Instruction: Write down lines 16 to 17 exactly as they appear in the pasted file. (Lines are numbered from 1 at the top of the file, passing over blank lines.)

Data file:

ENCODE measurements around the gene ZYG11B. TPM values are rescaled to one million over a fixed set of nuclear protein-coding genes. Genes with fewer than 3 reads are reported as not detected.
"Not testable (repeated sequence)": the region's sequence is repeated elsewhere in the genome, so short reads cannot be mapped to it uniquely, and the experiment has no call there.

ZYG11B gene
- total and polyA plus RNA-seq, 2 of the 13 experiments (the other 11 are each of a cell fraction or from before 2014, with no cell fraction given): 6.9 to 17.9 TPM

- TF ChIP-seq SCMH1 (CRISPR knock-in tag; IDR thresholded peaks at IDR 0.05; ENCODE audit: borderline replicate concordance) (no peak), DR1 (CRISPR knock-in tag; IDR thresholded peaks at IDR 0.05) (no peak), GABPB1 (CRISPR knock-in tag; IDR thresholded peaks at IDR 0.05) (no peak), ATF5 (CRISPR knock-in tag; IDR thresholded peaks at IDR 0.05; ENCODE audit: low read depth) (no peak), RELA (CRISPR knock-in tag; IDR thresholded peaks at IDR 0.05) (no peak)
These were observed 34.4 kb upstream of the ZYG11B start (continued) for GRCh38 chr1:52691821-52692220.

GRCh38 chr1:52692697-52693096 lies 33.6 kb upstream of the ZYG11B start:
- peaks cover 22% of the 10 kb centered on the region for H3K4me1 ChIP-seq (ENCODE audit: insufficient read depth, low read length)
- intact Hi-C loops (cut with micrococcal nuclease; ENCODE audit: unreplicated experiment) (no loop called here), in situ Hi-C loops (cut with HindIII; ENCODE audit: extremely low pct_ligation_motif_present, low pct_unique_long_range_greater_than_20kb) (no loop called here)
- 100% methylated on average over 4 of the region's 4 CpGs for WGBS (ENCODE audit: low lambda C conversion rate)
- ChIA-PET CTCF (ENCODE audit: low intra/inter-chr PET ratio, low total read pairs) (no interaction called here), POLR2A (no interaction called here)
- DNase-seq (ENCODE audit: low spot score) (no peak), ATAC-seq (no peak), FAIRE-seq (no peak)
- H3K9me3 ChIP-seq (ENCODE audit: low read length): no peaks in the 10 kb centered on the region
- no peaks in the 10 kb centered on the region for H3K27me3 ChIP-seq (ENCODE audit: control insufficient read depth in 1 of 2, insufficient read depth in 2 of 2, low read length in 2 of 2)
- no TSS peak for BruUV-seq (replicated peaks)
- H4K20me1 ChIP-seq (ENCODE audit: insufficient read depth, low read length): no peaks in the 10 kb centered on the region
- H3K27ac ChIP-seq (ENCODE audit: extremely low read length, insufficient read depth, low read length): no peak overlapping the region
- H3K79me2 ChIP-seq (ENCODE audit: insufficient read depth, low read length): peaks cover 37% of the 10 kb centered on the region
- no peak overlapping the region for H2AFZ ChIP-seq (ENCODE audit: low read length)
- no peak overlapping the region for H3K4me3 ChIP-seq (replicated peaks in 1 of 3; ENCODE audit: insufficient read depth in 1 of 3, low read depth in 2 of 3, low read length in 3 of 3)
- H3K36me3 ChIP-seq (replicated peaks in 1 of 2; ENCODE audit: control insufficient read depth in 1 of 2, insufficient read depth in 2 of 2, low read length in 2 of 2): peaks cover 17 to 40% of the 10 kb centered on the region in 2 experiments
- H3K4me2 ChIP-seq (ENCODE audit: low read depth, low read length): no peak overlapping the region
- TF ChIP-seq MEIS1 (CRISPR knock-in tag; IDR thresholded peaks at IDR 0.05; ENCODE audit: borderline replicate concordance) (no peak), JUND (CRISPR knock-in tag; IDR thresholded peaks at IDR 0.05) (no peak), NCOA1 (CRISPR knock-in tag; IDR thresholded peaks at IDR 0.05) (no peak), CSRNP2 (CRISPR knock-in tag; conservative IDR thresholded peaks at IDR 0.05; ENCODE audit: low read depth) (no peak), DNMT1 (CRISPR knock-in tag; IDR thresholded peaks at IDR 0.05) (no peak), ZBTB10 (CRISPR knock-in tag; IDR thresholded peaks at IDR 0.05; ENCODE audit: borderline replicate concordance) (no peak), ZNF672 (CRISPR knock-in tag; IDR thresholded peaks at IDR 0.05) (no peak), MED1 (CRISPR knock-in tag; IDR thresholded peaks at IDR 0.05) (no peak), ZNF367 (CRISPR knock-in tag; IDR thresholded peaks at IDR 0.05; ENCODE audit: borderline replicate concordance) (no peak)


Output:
- H4K20me1 ChIP-seq (ENCODE audit: insufficient read depth, low read length): no peaks in the 10 kb centered on the region
- H3K27ac ChIP-seq (ENCODE audit: extremely low read length, insufficient read depth, low read length): no peak overlapping the region